Resolved: The United States is justified in intervening in the internal political processes of other countries to attempt to stop human rights abuses.

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Resolved: The United States is justified in intervening in the internal political processes of other countries to attempt to stop human rights abuses.

The trend of poorly worded resolutions continues. This one leaves an unending void for abuse and sketchy definitions. That being said, it’s what we have to work with, so let’s get to it.


Justified – Justified means that there is good reason to do something. This good reason can either be something like a moral obligation which is more important than any other consideration, or it can simply mean that the positive outcomes outweigh the negative outcomes. This will be the hinge of you case. You must determine what it means for a government’s action to be justified. This is where your value structure will come from.

Intervening in the internal political processes of other countries – Here’s where the vacuum for abuse appears. With the way the resolution is currently worded, the affirmative needs to defend all actions which can interfere with the internal political processes of other countries. This includes military invasion, nuclear strike, assassinations, embargoes, election engineering, and essentially all other things. If you’re on the affirmative, I recommend dealing with this using an observation. Just say that you’re arguing for the principle of intervention, not necessarily any particular action. The actual form of the intervention will depend on the particular situation. Some situations may call for negotiations, while others may call for military invasion. What you’re essentially saying is, if the situation calls for a particular type of intervention, then the U.S. is justified in carrying it out.

Human rights abuses – Don’t try to get complicated with this part of the resolution. We all know what human rights abuses are, and there are plenty of historical examples to draw upon. People will try to make the affirmative defend absurd things like high taxes as part of human rights abuses. Don’t fall for it, and just call them out on their shenanigans.

Attempt – This word is important because people will try to abuse it to say that the affirmative doesn’t need to consider the outcome of the intervention because it’s just an attempt. It’s irrelevant whether or not it succeeds. While this may be technically true, you should pay attention to the affirmative’s case. They will likely be arguing a consequentialist position. This means that they must consider the likely outcome in the calculation of whether or not to invade.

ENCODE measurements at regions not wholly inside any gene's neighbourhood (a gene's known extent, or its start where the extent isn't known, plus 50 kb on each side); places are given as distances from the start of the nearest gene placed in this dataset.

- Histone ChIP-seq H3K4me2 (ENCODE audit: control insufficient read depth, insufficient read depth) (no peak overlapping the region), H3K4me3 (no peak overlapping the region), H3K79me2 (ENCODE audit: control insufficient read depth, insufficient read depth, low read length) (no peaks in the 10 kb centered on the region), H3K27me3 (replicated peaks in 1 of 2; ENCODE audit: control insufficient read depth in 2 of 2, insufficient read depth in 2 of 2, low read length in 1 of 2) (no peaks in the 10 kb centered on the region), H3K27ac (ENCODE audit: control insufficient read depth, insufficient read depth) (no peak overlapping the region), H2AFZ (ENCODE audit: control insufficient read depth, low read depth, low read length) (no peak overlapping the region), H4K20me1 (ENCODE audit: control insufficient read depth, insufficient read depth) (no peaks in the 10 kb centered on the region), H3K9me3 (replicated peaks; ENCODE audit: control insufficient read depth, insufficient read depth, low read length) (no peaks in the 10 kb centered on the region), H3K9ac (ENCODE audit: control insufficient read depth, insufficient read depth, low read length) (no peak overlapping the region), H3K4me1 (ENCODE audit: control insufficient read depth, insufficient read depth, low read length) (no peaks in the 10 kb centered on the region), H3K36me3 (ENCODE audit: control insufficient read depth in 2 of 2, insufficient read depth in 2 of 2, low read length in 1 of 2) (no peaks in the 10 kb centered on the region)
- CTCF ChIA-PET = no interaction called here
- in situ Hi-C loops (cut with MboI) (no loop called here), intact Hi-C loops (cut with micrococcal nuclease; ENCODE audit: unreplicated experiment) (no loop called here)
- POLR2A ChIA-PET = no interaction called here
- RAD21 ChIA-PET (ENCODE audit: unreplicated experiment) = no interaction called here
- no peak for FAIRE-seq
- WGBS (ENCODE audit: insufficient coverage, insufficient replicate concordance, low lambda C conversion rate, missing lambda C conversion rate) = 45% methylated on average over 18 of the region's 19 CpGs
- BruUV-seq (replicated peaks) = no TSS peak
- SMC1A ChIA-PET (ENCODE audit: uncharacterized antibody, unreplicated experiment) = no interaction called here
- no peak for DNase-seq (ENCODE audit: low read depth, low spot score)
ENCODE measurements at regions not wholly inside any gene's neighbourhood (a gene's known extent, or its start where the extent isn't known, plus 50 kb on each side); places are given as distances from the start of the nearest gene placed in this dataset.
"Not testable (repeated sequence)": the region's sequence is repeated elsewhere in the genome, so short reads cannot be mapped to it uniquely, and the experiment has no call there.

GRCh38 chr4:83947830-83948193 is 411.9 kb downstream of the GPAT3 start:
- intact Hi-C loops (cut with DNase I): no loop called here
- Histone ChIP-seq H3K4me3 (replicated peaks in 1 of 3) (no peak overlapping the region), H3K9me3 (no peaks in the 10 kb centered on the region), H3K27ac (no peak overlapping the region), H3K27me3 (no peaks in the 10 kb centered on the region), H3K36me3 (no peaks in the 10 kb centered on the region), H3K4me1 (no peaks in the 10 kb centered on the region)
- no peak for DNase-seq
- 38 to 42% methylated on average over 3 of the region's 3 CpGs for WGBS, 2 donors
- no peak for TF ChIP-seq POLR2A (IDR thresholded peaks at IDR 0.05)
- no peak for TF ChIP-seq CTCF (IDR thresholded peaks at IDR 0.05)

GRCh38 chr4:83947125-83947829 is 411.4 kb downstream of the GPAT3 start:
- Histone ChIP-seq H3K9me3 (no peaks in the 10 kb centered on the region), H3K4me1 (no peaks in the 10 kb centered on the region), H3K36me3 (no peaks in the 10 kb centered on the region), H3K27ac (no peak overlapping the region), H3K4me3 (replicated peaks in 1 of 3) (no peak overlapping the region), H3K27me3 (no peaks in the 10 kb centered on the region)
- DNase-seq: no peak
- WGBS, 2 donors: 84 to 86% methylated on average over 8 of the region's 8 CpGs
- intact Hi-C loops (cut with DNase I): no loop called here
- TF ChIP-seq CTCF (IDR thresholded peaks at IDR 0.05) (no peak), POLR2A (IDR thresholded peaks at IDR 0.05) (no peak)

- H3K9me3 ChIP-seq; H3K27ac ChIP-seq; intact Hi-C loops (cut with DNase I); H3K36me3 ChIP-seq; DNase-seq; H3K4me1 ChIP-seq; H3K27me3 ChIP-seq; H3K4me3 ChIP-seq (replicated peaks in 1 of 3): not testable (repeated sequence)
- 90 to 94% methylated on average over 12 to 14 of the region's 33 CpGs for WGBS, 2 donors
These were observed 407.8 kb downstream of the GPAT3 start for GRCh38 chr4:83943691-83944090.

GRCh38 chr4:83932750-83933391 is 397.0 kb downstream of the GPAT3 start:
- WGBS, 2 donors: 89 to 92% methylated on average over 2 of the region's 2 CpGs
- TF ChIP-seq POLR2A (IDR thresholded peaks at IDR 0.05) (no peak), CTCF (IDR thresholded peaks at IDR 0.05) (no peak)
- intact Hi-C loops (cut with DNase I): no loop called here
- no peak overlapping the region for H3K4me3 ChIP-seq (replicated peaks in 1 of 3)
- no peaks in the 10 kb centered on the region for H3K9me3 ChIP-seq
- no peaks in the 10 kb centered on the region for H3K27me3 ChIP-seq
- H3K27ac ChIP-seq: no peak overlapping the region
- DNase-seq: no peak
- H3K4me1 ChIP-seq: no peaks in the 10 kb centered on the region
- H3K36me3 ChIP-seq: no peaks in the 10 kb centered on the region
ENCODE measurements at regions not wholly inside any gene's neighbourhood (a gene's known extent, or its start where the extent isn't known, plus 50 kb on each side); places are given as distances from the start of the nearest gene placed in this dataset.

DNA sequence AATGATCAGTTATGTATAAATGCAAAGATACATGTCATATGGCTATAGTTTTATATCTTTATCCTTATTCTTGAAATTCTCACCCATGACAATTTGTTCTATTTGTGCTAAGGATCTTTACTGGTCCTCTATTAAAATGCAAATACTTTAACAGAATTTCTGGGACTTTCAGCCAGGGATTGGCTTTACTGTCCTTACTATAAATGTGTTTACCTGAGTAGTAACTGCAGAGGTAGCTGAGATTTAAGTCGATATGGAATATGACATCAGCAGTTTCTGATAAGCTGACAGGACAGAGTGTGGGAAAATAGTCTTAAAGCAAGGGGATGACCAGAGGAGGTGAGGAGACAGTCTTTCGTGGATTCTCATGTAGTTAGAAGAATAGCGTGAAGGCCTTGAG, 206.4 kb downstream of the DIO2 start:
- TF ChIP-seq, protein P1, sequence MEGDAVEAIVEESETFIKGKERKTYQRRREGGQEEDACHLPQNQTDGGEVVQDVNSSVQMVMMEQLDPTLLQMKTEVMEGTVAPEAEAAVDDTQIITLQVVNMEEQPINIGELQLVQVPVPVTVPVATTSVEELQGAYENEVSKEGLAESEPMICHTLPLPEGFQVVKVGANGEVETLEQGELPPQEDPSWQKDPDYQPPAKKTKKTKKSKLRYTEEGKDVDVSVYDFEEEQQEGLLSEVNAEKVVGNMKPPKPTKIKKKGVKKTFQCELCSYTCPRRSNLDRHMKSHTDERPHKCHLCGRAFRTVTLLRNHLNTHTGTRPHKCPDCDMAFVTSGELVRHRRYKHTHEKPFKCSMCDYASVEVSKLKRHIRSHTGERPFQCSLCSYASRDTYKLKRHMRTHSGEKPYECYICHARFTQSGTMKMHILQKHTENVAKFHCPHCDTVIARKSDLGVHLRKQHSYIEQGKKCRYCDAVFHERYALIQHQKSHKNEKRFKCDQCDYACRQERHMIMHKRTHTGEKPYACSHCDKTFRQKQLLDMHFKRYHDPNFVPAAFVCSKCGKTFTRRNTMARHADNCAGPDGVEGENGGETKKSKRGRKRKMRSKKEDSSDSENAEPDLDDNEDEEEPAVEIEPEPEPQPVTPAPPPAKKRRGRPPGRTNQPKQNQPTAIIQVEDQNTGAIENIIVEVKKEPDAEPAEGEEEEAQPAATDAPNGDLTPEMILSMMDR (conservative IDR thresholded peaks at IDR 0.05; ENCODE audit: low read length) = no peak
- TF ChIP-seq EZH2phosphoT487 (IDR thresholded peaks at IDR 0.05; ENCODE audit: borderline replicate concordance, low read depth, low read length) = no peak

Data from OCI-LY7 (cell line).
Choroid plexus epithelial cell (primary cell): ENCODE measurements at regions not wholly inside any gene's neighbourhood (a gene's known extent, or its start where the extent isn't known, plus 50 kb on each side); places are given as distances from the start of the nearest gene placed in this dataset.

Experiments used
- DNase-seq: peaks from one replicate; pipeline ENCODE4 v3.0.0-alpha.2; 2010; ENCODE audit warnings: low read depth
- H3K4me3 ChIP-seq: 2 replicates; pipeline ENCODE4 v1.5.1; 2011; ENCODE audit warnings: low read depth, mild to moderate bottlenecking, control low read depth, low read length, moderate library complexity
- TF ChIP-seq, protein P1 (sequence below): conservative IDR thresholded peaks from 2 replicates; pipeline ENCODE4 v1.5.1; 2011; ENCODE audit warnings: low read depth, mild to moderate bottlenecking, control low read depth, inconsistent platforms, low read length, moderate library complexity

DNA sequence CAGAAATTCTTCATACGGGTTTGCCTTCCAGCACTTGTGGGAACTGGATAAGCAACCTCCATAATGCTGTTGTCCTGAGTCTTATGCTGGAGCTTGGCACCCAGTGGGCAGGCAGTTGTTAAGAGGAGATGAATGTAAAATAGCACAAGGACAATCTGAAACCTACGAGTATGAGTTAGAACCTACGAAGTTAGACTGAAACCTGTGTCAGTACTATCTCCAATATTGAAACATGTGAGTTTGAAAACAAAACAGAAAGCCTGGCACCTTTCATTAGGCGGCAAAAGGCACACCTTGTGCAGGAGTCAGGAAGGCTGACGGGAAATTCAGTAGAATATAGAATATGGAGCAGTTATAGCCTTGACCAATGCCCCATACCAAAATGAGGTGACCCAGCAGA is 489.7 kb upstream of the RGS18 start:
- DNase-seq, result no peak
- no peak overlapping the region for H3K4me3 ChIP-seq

Alright, with those definitions set, let’s talk about case positions.


1. Just War Theory – Just war theory dictates that cases of human rights abuses merit intervention by those who have the ability to do so. Because just war provides us justification for the most dramatic for of intervention, military invasion, it necessarily provides justification for all other forms of intervention. Therefore, the United States in justified in these interventions.

2. Self Interest – Human rights abuses occurring across the world are a threat to the United States. Regimes which carry out human rights crimes also often promote anti-U.S. sentiment and action. If these regimes and political processes are stopped, the U.S. will not only be helping those whose rights are being violated, but it will also be helping itself.

3. Moral Obligation – Peter Singer contends that if we are in a position to help somebody without sacrificing anything of comparable value to us, then we are morally obligated to do so. The scale of human rights violations occurring across the world puts the United States in this position. Because the U.S. is in a position to end these human rights abuses, it is incumbent upon it do so.


1. Governmental Legitimacy – While human rights abuses may be terrible, the U.S. is not justified in unilateral action. In order to remain legitimate, and preserve the legitimacy of international contract, the U.S. must go through the United Nations in order to conduct any intervention. Unilateral action violates international convenants which preserve governmental legitimacy.

2. Likelihood of Success – One of the key elements of Just War Theory is that an intervention must have a reasonable chance of success. History demonstrates that political interventions of any form are not likely to succeed. They often end up causing more damage than they prevent. Because the reasonable chance of success condition isn’t met, the U.S. has no justification for conducting these interventions.

3. Self – Determination – Every peoples has the right to self determination. When the U.S. intervenes, it inevitably violates that right by imposing ideas and rules on a people who have not elected to have those rules put upon them. The only way a country can truly attain stability is if the people decide their own fate. The U.S. needs to stay out of the business of other countries to preserve the rights of global citizens.


36 responses to “Resolved: The United States is justified in intervening in the internal political processes of other countries to attempt to stop human rights abuses.

  1. -.- I’m confused couldn’t the just war theory also apply to the neg? Also, on the aff, would Political Realism work in saying, in the interest of our people, we have to intervene i.e. diseases, terroristic threats, etc.

    • Hi Joshua,

      Yes, the Just War Theory could apply on the negative as well. That’s why I have a negative position about reasonable chance of success. And yes to the second question as well. Political Realism would work. In fact, one of my points specifically mentions that the U.S. should intervene in the interest of its own people. I’m starting to think you haven’t actually read the entire post 😛

  2. Hello!
    Could you help fill in a gap? I am very interested in the Peter Singer argument however, could that be contradictory to Self- Interest? During a talk to my teammates about the resolution, Self- Interest was mentioned. Anyway, if saying we are to be interested in others when we have what is needed, then why should we primarily be concerned about ourselves? I am having a hard time deciding which one I want.